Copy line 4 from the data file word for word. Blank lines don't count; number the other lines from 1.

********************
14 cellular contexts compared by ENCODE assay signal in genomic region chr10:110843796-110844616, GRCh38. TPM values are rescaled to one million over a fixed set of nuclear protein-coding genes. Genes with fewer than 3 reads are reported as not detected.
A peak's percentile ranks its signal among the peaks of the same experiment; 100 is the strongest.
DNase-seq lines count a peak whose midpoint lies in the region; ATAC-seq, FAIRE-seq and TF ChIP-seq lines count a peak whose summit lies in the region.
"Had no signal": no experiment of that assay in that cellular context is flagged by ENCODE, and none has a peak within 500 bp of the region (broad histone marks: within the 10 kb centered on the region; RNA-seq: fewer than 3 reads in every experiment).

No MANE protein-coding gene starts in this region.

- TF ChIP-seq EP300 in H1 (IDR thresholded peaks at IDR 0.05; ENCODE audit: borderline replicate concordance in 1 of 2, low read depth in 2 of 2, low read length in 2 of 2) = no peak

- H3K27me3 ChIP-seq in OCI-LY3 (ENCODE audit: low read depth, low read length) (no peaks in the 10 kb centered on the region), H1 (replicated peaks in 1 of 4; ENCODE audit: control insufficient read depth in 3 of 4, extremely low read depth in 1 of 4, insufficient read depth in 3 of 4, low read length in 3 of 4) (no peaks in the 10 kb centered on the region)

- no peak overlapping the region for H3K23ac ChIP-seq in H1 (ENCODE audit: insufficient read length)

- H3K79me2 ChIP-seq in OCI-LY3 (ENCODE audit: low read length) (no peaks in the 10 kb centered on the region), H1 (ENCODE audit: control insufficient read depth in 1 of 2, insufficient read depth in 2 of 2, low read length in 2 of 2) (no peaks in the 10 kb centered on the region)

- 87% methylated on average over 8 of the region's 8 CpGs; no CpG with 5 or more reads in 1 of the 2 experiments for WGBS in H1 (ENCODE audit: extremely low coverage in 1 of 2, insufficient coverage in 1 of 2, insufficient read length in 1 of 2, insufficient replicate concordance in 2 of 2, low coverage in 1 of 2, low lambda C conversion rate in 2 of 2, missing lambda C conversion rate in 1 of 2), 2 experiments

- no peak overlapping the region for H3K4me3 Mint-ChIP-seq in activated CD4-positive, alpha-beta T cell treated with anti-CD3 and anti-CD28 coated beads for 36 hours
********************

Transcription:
"Had no signal": no experiment of that assay in that cellular context is flagged by ENCODE, and none has a peak within 500 bp of the region (broad histone marks: within the 10 kb centered on the region; RNA-seq: fewer than 3 reads in every experiment).